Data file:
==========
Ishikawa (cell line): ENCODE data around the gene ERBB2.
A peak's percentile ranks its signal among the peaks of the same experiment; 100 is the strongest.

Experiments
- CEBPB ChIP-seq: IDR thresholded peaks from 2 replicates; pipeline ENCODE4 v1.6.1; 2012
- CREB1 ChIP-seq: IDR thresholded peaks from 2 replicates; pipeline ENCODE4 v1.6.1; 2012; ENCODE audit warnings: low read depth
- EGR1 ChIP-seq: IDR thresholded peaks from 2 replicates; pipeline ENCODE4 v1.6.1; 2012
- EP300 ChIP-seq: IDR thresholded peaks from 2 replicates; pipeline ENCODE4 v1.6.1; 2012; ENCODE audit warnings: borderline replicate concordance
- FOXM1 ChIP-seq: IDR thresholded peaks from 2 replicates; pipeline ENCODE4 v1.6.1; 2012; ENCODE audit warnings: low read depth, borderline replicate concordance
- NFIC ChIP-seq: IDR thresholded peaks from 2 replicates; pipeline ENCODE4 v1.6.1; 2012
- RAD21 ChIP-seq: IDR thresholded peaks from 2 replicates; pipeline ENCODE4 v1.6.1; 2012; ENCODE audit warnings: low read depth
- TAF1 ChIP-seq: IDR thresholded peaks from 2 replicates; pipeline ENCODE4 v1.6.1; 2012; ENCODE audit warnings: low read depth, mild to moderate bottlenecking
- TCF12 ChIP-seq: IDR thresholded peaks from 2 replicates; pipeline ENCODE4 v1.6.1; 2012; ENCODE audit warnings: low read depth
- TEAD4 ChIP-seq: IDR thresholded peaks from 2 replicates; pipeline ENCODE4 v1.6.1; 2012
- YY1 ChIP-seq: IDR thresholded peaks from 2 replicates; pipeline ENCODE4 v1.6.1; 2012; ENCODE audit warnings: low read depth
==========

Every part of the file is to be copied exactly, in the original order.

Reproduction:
Ishikawa (cell line): ENCODE data around the gene ERBB2.
A peak's percentile ranks its signal among the peaks of the same experiment; 100 is the strongest.

Experiments
- CEBPB ChIP-seq: IDR thresholded peaks from 2 replicates; pipeline ENCODE4 v1.6.1; 2012
- CREB1 ChIP-seq: IDR thresholded peaks from 2 replicates; pipeline ENCODE4 v1.6.1; 2012; ENCODE audit warnings: low read depth
- EGR1 ChIP-seq: IDR thresholded peaks from 2 replicates; pipeline ENCODE4 v1.6.1; 2012
- EP300 ChIP-seq: IDR thresholded peaks from 2 replicates; pipeline ENCODE4 v1.6.1; 2012; ENCODE audit warnings: borderline replicate concordance
- FOXM1 ChIP-seq: IDR thresholded peaks from 2 replicates; pipeline ENCODE4 v1.6.1; 2012; ENCODE audit warnings: low read depth, borderline replicate concordance
- NFIC ChIP-seq: IDR thresholded peaks from 2 replicates; pipeline ENCODE4 v1.6.1; 2012
- RAD21 ChIP-seq: IDR thresholded peaks from 2 replicates; pipeline ENCODE4 v1.6.1; 2012; ENCODE audit warnings: low read depth
- TAF1 ChIP-seq: IDR thresholded peaks from 2 replicates; pipeline ENCODE4 v1.6.1; 2012; ENCODE audit warnings: low read depth, mild to moderate bottlenecking
- TCF12 ChIP-seq: IDR thresholded peaks from 2 replicates; pipeline ENCODE4 v1.6.1; 2012; ENCODE audit warnings: low read depth
- TEAD4 ChIP-seq: IDR thresholded peaks from 2 replicates; pipeline ENCODE4 v1.6.1; 2012
- YY1 ChIP-seq: IDR thresholded peaks from 2 replicates; pipeline ENCODE4 v1.6.1; 2012; ENCODE audit warnings: low read depth